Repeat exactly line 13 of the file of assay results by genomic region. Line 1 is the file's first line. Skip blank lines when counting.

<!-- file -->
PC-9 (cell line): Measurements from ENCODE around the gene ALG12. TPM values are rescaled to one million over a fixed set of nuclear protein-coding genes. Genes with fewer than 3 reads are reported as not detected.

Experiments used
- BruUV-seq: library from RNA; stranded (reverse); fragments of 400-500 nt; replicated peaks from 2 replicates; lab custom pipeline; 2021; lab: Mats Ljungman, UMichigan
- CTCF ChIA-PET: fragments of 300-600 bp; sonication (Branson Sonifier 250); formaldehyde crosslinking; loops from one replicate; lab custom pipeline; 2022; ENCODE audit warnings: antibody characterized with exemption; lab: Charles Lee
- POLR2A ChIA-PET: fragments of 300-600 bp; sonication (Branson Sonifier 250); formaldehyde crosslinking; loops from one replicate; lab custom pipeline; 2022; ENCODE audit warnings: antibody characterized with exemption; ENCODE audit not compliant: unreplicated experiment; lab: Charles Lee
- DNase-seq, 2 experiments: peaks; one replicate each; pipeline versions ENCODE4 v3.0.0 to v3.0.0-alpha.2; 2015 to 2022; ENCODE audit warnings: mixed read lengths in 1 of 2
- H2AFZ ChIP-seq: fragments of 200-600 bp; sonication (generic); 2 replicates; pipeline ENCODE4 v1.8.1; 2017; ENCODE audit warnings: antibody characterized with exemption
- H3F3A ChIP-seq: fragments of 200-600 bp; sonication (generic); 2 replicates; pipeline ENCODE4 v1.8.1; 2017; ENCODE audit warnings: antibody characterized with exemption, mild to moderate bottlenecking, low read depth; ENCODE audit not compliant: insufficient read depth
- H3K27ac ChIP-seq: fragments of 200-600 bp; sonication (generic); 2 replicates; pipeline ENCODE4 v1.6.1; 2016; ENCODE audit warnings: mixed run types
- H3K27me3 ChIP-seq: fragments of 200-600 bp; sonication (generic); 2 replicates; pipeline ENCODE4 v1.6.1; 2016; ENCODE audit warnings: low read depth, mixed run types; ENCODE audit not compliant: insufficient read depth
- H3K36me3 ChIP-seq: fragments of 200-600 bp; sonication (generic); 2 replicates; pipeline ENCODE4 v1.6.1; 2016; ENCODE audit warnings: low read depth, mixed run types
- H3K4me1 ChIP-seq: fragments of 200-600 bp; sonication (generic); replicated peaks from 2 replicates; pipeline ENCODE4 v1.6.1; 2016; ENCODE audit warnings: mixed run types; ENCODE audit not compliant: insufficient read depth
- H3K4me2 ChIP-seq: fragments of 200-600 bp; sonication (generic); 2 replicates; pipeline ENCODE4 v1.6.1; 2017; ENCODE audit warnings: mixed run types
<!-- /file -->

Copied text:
- H3K4me2 ChIP-seq: fragments of 200-600 bp; sonication (generic); 2 replicates; pipeline ENCODE4 v1.6.1; 2017; ENCODE audit warnings: mixed run types